His choice to divide the book into the following chapters was inspired: The First Colours; Colour in the Time of the Ancients; Colour + The Classical World; Medieval Colours, Writing Inks; Dyes, Lakes + Pinkes; Mysterious Colours; The Explosion of Colours; A Brave New World of Colour and The Science of Modern Colour. Separating the colours by time and type was very helpful to this reader and the opposite approach to Victoria Finlay who divided her book by colour. 

In Chromatopia, I was re-introduced to known favourites like cochineal, which requires 14,000 insects to produce just 100 grams of carmine lake pigment. However I went on to learn that cochineal production was one of the best-kept trade secrets of all time and became the third-greatest product from the New World, after gold and silver. Surprisingly, cochineal is making a comeback in cosmetics and food production given the increasing concern over artificial food additives. In this case what's old is new again.

I was interested to discover the process involved in making peach black was important in WWI when activated charcoal from peach stones was used inside gas masks to protect soldiers from deadly chlorine gas attacks. According to Coles: "The Red Cross organised the collection of millions of peach stones that were turned into charcoal, and consequently saved countless lives." Page 67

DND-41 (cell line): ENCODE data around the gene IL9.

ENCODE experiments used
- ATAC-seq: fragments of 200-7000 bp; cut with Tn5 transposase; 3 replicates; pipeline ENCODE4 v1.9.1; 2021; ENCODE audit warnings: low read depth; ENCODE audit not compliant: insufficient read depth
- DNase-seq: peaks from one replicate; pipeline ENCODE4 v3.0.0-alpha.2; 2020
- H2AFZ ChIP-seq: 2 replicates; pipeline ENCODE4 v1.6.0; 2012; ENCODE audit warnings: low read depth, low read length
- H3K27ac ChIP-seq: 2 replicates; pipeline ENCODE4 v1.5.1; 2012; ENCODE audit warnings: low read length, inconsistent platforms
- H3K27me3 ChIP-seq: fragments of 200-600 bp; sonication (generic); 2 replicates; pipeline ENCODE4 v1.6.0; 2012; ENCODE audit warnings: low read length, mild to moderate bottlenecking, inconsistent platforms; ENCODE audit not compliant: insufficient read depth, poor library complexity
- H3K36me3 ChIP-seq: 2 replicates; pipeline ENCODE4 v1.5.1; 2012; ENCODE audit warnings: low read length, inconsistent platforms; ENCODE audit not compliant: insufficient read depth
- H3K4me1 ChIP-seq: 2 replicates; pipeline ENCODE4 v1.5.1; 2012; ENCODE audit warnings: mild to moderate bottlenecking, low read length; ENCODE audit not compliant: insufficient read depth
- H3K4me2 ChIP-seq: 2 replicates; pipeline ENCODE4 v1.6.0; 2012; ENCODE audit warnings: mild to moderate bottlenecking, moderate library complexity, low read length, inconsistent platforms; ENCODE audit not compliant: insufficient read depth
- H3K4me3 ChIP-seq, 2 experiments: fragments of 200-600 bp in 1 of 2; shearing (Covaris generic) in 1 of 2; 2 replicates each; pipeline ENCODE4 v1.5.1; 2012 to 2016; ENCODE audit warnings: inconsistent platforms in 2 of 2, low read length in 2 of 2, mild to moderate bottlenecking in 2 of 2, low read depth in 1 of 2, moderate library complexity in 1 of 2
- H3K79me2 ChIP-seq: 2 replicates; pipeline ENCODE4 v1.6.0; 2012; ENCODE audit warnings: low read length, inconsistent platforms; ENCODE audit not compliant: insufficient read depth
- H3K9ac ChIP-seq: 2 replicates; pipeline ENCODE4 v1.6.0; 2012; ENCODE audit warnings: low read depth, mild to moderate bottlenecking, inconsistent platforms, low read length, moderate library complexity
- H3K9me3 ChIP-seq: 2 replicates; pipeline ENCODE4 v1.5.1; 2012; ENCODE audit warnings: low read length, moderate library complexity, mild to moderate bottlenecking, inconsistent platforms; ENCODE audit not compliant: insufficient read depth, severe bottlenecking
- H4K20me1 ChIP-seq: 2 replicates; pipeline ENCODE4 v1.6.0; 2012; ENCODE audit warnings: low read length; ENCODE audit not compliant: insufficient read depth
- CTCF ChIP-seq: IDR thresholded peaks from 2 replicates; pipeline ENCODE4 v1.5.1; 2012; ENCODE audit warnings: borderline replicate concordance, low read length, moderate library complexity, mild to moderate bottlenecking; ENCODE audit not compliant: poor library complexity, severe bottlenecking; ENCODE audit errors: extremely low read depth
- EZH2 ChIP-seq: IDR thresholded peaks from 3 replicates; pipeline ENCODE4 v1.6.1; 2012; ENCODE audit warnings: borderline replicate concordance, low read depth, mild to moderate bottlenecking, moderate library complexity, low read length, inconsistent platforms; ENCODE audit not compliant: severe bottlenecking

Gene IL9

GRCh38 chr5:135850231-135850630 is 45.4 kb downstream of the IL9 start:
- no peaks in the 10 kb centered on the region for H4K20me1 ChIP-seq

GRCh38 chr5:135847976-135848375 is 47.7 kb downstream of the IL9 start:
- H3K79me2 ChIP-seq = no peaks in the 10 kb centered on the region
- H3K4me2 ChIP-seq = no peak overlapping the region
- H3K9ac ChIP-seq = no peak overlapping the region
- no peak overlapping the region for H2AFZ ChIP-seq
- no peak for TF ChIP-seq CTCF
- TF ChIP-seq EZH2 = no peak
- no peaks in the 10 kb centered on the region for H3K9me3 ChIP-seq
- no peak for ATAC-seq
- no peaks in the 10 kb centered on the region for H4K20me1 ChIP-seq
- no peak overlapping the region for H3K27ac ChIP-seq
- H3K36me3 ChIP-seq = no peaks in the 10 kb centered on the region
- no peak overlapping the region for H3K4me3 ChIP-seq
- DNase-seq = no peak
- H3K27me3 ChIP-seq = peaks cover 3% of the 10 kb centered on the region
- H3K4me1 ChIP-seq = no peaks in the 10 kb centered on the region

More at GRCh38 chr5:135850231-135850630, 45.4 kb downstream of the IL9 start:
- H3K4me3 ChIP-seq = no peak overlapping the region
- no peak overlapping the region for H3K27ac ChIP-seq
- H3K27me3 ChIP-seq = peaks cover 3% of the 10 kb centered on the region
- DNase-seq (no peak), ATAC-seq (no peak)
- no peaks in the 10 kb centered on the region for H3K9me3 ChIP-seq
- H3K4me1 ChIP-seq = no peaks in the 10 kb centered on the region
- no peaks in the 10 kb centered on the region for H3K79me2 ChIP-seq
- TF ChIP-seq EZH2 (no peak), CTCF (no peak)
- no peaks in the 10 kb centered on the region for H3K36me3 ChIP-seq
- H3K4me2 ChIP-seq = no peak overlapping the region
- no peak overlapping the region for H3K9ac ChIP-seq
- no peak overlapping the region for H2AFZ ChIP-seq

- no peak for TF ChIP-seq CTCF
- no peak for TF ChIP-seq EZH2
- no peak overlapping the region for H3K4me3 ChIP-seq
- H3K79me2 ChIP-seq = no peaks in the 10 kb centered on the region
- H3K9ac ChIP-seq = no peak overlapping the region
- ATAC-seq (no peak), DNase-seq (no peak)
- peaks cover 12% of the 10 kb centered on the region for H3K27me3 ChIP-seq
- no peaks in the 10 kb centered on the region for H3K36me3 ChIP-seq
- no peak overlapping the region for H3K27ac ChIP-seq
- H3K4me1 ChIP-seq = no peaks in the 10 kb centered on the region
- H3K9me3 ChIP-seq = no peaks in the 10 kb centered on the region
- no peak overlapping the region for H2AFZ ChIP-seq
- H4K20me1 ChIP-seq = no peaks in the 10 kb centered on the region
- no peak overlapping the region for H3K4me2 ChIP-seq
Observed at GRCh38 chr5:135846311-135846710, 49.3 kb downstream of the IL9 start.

I enjoyed reading about the production of gall ink and the trivia fact that it's still used in the UK for all official certificates of birth, marriage and death was interesting. I shook my head when reading the section on mummy brown and struggled to understand how it ever became a 'thing'. Who came up with that idea? Honestly!

Another favourite, Tyrian purple was made from sea snails more than 3,000 years ago, with one snail yielding just one drop of dye. With 250,000 snails required to make just one ounce of dye, Tyrian purple was so expensive, that eventually it was only allowed to be worn by the Emperor of Rome.